Grand Guilds is both a tactical RPG and a deckbuilding game. As such combat sort of comes across as a mixture of Fell Seal: Arbiters Mark (or Final Fantasy Tactics) and Doors of Insanity (or Monster Train). It’s a really interesting blend and it works really well. The basics of the game after the first dialogue scenes and story fights. You are on the map screen and you’ll have quests, story quests, guild quests, and side quests. Each quest will result in a fight and if you win you’ll be rewarded. Rewards are generally in the form of Trills (which is a sort of currency you’ll use to unlock cards), and/or experience to level up.
Each battle will have a goal, to begin with, this is normally “eliminate all enemies”. Battles are fought on maps that are split into squares and like other tactical RPG’s you’ll be able to move and attack based on these grids. However, unlike standard tactical RPGs in Grand Guilds each of your units will have a deck of cards. You’ll be assigned random cards into your hand, to begin with and then draw a new one each turn. However, as mentioned each hero has their own deck so each hero will stick to their own role. For instance, Eliza is built as a tank, able to taunt, absorb damage with shields and deal moderate damage. While your next two heroes are a healer/aqua mage and a spear-wielding damage dealer, so you essentially have a tank, healer, and warrior early on.
Play your cards right
Your cards will be very important to play effectively. While you can move your character once a turn and have a default skill that can also be used only once a turn.
To properly fight you’ll need to make use of your cards, as they will generally be stronger attacks and some can also move and attack or move and draw a new card, etc. The battles I fought were fairly short so I’m not sure if the deck can run out of cards or if expended cards can be drawn again once they are used. But, you can run out of cards in your hand. However, next turn you’ll pick up a card and your default attack will be available. Cards will also carry an AP cost so you’ll need to make sure you use it wisely. This system also means sometimes you’ll end a turn without doing anything, but that’s fairly rare.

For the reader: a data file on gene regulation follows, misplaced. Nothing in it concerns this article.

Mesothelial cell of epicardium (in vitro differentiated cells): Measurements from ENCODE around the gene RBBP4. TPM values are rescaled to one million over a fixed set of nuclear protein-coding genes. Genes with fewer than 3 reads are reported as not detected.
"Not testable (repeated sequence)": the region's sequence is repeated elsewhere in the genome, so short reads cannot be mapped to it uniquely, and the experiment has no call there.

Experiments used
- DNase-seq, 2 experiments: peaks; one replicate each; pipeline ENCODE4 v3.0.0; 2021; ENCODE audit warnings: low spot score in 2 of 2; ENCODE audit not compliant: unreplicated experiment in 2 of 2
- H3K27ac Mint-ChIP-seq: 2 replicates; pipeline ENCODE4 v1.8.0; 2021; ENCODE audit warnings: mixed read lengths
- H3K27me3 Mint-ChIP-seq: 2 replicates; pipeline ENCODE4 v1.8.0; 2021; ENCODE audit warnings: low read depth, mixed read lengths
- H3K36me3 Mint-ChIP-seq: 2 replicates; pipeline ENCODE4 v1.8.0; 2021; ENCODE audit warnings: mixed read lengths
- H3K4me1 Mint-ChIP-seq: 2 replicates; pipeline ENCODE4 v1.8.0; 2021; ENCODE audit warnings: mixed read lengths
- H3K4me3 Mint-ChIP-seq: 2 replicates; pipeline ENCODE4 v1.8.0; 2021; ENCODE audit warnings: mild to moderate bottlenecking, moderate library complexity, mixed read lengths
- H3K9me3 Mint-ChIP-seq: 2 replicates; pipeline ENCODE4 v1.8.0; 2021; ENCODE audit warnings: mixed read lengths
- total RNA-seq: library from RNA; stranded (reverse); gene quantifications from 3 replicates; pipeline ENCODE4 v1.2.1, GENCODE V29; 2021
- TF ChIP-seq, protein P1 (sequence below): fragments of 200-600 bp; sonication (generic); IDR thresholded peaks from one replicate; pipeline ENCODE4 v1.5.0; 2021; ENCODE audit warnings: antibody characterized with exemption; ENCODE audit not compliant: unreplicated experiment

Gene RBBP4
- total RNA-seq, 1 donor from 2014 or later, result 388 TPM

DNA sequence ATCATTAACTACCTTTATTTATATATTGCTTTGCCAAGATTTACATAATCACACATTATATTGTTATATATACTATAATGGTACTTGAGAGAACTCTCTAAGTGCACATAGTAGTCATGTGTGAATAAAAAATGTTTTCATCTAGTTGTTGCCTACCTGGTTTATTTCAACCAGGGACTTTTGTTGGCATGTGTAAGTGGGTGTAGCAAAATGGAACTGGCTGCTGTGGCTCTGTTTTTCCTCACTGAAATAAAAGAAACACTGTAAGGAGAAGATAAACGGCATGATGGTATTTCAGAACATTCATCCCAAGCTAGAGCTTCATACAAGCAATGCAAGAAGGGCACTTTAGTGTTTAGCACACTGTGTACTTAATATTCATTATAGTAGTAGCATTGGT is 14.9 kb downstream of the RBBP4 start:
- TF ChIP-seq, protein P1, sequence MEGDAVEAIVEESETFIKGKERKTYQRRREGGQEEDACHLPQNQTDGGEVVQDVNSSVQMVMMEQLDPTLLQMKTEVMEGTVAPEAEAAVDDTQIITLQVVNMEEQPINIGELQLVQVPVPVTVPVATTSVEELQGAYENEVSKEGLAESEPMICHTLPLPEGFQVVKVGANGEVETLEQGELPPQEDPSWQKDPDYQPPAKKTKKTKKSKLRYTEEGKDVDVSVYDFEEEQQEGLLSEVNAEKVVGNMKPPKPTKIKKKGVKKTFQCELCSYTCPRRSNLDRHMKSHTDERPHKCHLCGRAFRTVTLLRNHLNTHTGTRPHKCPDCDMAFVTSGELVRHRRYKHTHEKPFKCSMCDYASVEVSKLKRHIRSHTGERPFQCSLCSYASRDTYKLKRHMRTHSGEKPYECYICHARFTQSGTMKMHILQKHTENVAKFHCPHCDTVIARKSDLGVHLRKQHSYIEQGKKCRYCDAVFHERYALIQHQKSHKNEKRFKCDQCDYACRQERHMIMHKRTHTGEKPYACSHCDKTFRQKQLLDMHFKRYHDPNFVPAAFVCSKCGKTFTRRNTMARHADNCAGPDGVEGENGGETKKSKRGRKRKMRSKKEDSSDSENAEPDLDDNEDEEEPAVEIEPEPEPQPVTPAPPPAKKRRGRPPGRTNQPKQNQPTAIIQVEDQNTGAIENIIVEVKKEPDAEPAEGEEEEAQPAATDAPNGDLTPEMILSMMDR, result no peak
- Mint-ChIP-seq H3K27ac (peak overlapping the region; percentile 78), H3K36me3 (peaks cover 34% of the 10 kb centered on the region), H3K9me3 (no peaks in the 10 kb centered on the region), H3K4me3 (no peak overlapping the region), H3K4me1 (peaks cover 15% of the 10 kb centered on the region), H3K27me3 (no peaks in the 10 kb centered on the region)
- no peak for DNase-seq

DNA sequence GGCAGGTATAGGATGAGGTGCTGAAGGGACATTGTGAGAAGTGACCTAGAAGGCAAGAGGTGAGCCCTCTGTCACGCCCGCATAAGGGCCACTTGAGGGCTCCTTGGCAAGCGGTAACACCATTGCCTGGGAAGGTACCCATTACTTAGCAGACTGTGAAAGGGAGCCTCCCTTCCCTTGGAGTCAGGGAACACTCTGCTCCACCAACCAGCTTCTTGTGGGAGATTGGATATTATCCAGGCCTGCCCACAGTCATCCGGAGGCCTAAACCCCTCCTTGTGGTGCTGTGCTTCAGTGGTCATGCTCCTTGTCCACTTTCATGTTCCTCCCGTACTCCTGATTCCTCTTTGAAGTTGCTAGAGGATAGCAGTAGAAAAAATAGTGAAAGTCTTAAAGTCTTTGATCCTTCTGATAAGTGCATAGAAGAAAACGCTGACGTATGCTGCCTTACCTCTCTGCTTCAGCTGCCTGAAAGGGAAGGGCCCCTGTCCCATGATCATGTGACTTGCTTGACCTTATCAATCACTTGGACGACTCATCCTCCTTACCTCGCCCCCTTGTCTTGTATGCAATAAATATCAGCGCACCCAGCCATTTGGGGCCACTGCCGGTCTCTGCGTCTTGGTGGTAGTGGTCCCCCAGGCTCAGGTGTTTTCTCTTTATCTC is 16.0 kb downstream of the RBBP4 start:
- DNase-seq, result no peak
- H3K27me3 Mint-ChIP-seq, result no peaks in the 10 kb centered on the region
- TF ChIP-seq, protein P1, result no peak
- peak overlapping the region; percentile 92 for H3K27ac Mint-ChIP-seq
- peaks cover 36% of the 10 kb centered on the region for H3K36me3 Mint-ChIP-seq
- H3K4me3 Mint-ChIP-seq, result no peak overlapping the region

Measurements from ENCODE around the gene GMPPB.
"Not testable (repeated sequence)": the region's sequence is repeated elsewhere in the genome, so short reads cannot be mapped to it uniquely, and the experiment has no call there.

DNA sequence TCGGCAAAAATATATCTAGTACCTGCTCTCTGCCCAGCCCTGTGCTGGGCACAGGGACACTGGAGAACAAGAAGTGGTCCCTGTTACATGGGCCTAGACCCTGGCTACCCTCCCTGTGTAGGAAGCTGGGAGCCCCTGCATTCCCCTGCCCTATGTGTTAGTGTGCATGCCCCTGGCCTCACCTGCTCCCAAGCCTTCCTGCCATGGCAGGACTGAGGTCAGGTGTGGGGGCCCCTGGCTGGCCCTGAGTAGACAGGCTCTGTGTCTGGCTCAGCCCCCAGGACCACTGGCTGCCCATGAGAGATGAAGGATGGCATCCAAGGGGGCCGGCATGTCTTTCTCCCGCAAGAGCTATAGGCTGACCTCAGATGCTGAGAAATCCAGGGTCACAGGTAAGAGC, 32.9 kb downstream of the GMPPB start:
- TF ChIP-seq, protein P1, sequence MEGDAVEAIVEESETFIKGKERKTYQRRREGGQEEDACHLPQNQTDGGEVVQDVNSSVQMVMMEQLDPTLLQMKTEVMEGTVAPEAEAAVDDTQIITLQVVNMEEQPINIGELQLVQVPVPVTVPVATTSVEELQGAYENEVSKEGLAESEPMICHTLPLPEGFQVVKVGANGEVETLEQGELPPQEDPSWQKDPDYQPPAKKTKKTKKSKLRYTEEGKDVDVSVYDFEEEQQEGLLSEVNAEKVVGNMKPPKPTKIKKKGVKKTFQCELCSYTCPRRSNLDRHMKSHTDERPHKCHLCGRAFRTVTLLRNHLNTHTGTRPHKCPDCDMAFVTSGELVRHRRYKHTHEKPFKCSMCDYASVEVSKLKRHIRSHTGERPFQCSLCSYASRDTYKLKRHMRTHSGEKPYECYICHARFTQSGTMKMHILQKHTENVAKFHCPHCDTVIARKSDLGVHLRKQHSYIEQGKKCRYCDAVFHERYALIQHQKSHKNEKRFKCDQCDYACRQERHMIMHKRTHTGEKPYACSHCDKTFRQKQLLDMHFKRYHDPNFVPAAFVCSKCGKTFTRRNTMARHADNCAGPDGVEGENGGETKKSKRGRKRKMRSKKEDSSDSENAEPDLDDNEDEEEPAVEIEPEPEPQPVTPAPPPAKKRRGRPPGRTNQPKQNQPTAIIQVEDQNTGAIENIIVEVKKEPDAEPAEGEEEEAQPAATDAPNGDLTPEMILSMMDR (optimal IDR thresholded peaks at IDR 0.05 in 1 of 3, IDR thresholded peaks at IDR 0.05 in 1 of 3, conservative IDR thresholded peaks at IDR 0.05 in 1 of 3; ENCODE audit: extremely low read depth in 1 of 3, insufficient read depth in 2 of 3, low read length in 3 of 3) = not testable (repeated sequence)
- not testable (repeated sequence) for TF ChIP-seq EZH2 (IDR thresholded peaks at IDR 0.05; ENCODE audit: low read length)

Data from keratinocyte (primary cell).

In addition to the active cards in your deck, you also have passive cards. As you might expect passive cards effects are applied without having to play anything. However, you do need to set them on the map screen and can only equip cards if you have free slots. New slots are unlocked every 5 levels which increases your overall power along with other tactical advantages.
While the game isn’t 100% unique and has a lot of elements I’ve seen before. The elements it chooses to use are all well done and highly enjoyable. The cast of characters are interesting. The story is intriguing. And most of all the battle mechanics quite fun. So far as I was playing the game I didn’t see any quests that can be undertaken repeatedly to grind for levels and Trills. However, I also didn’t run into any levels that were too difficult to beat. You can also change the difficulty level mid-game if you find things too hard or too easy.
I did run into some slight issues with the game. But nothing game-breaking, mostly a long load time when booting the game (resting on a black screen so I wasn’t sure if it was loading or not until the story appeared). And at one point I was unable to start a battle by clicking and had to hit enter to proceed. I also experienced some issues targeting enemies behind objects or too close to walls. But I remedied this when I realized you could rotate the camera with q and e.
At this stage, the game isn’t what I’d call perfect, at least the current build I played. But, it is well above average and makes me want to continue playing it long after I finish writing this review.
In Coffee Terms
In coffee terms, I would say Grand Guilds is a mochaccino. Part cappuccino and part hot chocolate, but the flavors complement each other perfectly. Both aspects are brewed fantastically and I can’t wait to order a refill when I finish drinking a cup.
Grand Guilds Links
Grand Guilds Review Summary
One half of the YouTube brother duo, The Game Bros with Sirhc and Ar0n, Chris is a lover of games, movies and other great things you can do from home.
Coffee of choice: I like the sweeter kinds, mixed with chocolate, coconut, caramel etc. but I won’t turn down a flat white or a straight black either.